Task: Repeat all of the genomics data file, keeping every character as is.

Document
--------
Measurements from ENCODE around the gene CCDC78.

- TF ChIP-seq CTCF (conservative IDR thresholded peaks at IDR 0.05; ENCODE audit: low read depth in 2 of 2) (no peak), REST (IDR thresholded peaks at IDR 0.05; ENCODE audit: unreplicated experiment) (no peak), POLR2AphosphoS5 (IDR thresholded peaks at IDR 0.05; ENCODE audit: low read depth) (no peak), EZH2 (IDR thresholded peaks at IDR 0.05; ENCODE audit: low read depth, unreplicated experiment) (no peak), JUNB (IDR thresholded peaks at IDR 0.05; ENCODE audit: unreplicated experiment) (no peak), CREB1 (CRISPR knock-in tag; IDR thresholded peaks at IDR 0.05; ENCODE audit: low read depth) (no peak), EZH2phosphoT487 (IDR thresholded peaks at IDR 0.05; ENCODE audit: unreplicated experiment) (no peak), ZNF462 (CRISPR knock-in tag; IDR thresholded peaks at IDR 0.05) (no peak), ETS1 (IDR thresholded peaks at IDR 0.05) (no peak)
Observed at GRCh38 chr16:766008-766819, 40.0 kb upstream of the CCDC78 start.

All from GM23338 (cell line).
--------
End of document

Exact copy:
Measurements from ENCODE around the gene CCDC78.

- TF ChIP-seq CTCF (conservative IDR thresholded peaks at IDR 0.05; ENCODE audit: low read depth in 2 of 2) (no peak), REST (IDR thresholded peaks at IDR 0.05; ENCODE audit: unreplicated experiment) (no peak), POLR2AphosphoS5 (IDR thresholded peaks at IDR 0.05; ENCODE audit: low read depth) (no peak), EZH2 (IDR thresholded peaks at IDR 0.05; ENCODE audit: low read depth, unreplicated experiment) (no peak), JUNB (IDR thresholded peaks at IDR 0.05; ENCODE audit: unreplicated experiment) (no peak), CREB1 (CRISPR knock-in tag; IDR thresholded peaks at IDR 0.05; ENCODE audit: low read depth) (no peak), EZH2phosphoT487 (IDR thresholded peaks at IDR 0.05; ENCODE audit: unreplicated experiment) (no peak), ZNF462 (CRISPR knock-in tag; IDR thresholded peaks at IDR 0.05) (no peak), ETS1 (IDR thresholded peaks at IDR 0.05) (no peak)
Observed at GRCh38 chr16:766008-766819, 40.0 kb upstream of the CCDC78 start.

All from GM23338 (cell line).